Yet, psychologists have found3 that imposed deadlines are the most effective. Researchers split people into three groups randomly and assigned them one of the conditions outlined above. Those who were told they had to follow equally spaced deadlines found the most errors, yet handed their work in with the least delay. The group who chose their own set of deadlines found fewer errors and were nearly twice as late handing in their reports. However, the worst-performing group was those who were allowed to wait until the final deadline to hand everything in. This group found far fewer errors than the other two groups and were nearly three times later in handing in their reports than those who worked to equally spaced deadlines. This experiment provides a possible weapon to place in our arsenal against the behavioral pitfall of empathy gaps and procrastination---pre-commitment.


The Power of Pre-Commitment

So what can we, as investors, do to prevent ourselves from falling into these emotional time travel pitfalls? One simple answer is to prepare and pre-commit. Investors should learn to follow the seven P's-: Perfect planning and preparation prevent piss poor performance. That is to say, we should do our investment research when we are in a cold, rational state---and when nothing much is happening in the markets---and then pre-commit to following our own analysis and prepared action steps.

Sir John Templeton, legendary investor and mutual fund pioneer, provides us with a perfect example of this process in action. He was well known for saying "The time of maximum pessimism is the best time to buy, and the time of maximum optimism is the best time to sell." Few would disagree with the sentiment. However, when "everyone is busy despondently selling," it can be hard to stand against the tide and buy. This difficulty is the very definition of an empathy gap.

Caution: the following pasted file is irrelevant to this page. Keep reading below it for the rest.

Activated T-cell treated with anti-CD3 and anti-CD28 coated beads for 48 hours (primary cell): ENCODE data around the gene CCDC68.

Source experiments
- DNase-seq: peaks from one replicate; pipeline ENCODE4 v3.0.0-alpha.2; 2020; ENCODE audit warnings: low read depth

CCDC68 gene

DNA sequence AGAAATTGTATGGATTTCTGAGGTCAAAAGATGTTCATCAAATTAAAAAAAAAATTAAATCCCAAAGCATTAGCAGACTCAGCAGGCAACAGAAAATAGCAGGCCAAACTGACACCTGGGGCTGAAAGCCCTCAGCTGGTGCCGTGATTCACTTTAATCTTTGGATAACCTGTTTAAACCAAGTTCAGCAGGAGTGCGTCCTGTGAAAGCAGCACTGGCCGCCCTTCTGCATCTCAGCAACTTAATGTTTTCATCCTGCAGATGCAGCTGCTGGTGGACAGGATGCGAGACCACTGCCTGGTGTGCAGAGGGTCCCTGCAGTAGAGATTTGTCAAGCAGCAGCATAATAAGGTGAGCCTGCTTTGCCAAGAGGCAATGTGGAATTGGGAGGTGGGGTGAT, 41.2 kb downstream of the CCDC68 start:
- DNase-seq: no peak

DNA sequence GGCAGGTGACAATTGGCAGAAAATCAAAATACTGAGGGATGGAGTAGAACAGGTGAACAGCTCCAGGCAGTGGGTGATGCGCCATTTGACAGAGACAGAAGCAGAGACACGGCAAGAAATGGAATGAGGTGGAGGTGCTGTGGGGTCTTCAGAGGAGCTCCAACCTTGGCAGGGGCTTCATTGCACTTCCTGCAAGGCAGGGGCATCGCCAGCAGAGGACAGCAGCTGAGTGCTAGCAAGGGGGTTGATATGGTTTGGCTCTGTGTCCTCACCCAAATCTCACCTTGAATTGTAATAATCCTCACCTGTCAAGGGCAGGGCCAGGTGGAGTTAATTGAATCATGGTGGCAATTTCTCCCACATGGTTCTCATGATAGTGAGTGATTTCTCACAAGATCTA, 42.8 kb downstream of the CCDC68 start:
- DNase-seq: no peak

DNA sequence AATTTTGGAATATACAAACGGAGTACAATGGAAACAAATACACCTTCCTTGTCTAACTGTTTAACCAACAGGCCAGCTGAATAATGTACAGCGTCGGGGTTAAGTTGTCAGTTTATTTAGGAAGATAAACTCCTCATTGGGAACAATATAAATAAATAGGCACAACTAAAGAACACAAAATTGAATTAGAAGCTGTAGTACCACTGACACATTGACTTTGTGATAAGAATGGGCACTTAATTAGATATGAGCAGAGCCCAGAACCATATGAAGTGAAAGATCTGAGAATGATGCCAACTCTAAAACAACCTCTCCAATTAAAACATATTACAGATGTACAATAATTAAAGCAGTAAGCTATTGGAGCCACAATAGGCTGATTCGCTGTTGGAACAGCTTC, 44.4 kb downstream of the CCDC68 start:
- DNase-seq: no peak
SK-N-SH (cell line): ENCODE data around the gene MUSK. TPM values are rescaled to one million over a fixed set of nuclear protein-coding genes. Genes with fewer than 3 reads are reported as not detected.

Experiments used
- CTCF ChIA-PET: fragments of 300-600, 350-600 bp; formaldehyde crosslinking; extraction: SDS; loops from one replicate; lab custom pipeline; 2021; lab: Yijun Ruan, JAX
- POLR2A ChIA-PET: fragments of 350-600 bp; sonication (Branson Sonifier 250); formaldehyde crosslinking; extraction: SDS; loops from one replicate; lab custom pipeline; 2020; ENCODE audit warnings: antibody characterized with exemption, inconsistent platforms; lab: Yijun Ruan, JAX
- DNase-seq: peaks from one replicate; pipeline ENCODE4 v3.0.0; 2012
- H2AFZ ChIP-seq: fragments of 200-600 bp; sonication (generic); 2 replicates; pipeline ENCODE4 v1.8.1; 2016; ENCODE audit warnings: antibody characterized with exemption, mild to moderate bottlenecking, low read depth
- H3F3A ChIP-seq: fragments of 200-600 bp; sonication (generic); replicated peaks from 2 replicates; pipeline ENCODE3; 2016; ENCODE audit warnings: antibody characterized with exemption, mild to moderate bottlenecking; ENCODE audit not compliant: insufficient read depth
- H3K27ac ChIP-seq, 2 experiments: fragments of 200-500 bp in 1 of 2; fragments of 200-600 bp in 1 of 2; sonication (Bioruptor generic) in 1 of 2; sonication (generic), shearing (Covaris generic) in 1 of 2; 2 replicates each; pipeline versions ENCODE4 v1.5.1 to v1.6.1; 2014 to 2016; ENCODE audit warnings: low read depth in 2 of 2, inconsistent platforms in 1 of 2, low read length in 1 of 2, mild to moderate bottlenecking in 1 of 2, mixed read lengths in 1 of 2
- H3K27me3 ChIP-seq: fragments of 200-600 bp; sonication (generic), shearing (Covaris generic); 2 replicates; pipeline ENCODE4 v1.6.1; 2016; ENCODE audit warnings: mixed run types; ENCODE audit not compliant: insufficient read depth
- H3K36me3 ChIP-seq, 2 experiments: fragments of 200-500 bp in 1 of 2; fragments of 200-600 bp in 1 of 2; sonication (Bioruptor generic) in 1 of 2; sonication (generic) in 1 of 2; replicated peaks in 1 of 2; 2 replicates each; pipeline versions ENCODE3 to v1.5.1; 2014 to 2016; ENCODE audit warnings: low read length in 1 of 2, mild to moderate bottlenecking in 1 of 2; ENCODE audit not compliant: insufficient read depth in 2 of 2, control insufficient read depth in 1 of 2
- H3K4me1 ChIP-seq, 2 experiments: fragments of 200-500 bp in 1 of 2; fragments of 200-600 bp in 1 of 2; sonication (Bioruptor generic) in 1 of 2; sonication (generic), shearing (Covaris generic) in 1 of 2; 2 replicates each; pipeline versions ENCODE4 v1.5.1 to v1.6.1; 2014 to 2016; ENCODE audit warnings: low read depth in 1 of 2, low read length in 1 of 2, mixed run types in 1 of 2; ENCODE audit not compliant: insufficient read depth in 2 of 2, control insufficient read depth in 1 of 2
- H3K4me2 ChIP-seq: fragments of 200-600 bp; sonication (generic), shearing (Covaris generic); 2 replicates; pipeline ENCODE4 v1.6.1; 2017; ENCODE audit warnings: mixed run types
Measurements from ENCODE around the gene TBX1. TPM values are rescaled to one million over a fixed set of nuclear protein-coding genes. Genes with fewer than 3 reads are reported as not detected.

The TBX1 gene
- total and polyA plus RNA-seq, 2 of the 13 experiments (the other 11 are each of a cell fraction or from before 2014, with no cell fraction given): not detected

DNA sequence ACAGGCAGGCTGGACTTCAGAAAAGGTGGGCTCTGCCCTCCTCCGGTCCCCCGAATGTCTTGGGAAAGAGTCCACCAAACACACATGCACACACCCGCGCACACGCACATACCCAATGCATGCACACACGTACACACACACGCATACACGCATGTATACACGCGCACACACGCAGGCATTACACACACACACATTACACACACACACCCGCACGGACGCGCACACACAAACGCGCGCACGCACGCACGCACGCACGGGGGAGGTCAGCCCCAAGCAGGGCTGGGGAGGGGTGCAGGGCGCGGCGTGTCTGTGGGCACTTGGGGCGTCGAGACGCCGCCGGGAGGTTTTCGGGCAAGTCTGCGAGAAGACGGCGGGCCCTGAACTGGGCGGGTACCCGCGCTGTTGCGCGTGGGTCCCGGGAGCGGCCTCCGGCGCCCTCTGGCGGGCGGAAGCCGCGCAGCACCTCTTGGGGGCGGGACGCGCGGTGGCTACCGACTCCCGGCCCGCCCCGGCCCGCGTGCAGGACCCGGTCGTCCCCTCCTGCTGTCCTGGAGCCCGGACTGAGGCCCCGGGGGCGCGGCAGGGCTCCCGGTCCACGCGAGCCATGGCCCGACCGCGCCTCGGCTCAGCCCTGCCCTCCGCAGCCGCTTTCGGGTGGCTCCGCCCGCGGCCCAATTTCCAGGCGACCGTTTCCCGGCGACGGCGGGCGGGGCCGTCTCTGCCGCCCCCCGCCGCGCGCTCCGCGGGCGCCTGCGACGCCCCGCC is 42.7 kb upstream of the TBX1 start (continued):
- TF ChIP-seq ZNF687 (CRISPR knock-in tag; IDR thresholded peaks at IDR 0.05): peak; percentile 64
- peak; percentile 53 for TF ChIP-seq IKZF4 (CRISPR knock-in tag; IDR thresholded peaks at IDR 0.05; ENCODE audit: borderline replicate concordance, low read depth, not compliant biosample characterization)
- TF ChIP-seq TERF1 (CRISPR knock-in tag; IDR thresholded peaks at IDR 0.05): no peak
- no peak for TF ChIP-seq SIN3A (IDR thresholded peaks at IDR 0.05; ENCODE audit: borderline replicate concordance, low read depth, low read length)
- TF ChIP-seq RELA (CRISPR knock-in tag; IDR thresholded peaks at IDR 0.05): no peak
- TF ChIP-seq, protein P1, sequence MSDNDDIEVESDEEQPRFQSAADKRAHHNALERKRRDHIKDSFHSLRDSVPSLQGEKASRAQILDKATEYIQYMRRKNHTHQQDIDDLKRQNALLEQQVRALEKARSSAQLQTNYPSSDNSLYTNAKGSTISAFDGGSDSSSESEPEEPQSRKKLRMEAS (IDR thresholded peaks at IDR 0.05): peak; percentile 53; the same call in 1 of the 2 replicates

Sir John's great-niece, Lauren C. Templeton, provides us with the strategy her uncle used to overcome this obstacle in her book, Investing the Templeton Way:


There are clear psychological challenges to maintaining a clear head during a sharp sell off. One way Uncle John used to handle this was to make his buy decisions well before a sell off occurred. During his years managing the Templeton Funds, he always kept a "wish list" of securities representing companies that he believed were well run but priced too high ... he often had standing orders with his brokers to purchase those wish list stocks if for some reason the market sold off enough to drag their prices down to levels at which he considered them a bargain.


This prime example of pre-commitment in the face of a known empathy gap is exactly what you should seek to emulate in your investment strategies. Sir John knew that on the day the market or stock was down say 40 percent he wouldn't have the discipline to execute a buy. But, by placing buy orders well below the market price, it becomes easier to buy when faced with despondent selling. This is a simple but highly effective way of removing emotion from the situation.  [pg 15-20]



1. L. Van Boven and G. Loewenstein, "Projection of Transient Drive States," Personality and Social Psychology Bulletin 29 (2003): 1159-1168.

2. Dan Ariely and George Loewenstein, "The Heat of the Moment: The Effect of Sexual Arousal on Sexual Decision Making," Journal of Behavioral Decision Making 19 (2006): 87-98.

3. Dan Ariely and Klaus Wertenbroch, "Procrastination, Deadlines, and Performance: Self-Control by Precommitment," Psychological Science 13 (2002): 219-224.